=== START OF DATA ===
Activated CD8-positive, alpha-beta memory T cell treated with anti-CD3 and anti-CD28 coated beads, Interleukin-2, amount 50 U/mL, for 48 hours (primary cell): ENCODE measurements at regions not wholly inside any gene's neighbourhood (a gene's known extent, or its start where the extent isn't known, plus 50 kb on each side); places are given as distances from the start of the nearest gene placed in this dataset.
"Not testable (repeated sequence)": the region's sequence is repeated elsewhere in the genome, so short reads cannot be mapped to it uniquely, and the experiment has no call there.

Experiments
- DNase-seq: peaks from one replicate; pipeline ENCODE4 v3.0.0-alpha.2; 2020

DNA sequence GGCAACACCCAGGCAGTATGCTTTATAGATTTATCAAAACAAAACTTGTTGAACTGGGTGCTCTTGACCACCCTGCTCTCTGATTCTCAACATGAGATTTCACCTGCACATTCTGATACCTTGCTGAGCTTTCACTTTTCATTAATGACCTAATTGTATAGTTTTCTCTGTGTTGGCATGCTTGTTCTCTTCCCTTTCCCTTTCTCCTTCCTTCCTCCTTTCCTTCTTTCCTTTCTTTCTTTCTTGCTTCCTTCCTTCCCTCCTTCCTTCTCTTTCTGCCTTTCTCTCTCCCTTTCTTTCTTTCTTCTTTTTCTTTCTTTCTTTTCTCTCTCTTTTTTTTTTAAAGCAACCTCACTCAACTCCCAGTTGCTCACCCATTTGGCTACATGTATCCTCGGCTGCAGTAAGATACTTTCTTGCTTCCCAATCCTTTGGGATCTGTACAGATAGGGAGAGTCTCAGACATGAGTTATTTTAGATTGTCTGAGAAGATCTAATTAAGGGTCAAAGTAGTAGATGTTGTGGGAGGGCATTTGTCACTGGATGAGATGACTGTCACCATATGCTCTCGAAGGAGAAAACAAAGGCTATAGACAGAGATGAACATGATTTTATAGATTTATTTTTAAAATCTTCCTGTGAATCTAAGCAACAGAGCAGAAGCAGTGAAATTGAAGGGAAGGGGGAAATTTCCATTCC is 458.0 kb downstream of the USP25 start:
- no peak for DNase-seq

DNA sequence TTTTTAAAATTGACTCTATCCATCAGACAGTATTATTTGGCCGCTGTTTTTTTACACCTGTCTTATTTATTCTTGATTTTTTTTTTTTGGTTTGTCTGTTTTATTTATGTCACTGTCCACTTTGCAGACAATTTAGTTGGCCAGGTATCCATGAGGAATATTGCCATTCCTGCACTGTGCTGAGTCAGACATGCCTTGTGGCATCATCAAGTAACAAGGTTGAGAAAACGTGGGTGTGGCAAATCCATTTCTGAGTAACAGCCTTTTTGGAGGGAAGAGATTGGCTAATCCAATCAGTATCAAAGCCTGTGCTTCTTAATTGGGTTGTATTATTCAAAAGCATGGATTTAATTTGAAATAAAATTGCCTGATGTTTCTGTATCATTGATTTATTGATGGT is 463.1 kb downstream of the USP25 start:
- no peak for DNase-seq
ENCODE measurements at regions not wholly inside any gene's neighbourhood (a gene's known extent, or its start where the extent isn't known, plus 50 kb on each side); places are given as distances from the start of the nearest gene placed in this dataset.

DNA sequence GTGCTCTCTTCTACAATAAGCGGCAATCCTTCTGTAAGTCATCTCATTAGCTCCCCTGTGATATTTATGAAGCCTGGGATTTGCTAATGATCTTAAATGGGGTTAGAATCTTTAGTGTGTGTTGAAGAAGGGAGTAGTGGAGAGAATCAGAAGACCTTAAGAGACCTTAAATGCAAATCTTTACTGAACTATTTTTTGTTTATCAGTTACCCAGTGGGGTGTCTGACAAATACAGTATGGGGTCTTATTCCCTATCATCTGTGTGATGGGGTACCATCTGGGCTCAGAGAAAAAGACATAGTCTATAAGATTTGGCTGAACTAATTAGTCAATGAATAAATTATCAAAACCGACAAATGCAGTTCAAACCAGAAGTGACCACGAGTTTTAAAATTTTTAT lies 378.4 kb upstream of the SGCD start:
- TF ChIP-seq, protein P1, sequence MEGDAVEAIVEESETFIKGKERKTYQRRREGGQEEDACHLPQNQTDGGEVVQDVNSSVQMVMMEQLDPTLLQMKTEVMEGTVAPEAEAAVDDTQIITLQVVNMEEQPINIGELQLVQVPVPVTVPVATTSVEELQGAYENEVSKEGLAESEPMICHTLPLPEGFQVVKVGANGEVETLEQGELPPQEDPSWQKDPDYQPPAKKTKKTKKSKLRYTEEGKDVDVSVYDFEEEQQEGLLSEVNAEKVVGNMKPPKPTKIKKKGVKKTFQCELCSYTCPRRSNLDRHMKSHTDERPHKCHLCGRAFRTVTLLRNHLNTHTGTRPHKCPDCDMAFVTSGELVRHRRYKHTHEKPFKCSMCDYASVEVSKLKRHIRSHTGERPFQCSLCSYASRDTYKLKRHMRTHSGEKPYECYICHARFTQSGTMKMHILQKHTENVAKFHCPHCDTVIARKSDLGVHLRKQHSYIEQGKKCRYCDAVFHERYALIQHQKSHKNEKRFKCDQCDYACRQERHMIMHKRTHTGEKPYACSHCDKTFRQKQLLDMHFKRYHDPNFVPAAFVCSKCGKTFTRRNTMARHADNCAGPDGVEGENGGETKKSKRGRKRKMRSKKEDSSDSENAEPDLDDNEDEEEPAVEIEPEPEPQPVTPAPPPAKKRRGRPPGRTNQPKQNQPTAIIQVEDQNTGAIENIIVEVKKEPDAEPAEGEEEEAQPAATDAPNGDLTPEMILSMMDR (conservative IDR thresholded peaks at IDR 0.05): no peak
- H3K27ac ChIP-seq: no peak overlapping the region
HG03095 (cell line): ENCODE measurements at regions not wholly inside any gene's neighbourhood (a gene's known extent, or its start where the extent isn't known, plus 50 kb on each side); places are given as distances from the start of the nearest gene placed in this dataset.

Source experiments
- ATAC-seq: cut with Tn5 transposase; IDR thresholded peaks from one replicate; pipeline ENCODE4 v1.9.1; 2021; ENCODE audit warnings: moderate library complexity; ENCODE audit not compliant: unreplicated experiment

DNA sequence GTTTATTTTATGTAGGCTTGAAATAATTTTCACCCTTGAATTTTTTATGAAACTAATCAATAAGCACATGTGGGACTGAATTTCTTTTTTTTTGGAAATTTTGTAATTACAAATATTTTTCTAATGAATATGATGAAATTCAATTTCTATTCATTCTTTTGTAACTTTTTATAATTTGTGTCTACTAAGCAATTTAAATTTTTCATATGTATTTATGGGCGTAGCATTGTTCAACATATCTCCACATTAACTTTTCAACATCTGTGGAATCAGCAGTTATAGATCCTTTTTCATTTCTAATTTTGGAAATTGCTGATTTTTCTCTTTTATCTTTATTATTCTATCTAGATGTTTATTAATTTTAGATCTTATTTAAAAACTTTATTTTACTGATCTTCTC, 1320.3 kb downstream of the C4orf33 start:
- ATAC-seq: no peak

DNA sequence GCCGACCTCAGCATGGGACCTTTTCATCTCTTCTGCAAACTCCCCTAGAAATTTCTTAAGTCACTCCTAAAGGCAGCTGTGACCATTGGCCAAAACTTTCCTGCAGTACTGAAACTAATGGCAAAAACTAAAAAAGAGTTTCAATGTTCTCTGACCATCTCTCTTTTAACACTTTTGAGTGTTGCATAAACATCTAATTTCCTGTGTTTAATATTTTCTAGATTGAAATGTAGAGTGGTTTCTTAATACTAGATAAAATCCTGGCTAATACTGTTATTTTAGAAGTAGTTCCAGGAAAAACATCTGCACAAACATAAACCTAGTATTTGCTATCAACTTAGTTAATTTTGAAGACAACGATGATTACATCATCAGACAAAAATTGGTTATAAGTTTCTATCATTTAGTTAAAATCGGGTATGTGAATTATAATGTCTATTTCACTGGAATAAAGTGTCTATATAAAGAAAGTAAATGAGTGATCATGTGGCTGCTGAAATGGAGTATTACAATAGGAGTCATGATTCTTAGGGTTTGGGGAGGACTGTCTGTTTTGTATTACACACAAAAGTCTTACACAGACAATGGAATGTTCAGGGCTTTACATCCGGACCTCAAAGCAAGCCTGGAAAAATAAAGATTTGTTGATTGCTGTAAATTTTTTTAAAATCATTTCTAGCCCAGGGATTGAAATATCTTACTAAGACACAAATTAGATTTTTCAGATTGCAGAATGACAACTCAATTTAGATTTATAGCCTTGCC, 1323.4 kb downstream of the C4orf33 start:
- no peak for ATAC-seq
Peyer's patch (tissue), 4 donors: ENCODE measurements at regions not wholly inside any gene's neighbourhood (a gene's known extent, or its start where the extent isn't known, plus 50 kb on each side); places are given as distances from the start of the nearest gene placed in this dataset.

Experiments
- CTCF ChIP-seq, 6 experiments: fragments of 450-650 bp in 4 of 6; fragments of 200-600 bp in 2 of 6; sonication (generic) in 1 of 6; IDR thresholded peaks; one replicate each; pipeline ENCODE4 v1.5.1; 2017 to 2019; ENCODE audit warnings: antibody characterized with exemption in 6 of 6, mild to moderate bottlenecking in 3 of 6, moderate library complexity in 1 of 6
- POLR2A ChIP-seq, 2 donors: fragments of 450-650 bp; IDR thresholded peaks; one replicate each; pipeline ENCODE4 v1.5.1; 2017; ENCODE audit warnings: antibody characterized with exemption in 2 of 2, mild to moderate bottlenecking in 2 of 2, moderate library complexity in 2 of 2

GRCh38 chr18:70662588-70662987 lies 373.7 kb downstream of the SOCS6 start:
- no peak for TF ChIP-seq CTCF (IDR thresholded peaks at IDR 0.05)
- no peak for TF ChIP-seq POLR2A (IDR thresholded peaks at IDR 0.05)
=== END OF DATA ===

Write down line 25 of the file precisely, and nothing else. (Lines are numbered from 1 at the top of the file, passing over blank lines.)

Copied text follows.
- no peak for TF ChIP-seq CTCF (IDR thresholded peaks at IDR 0.05)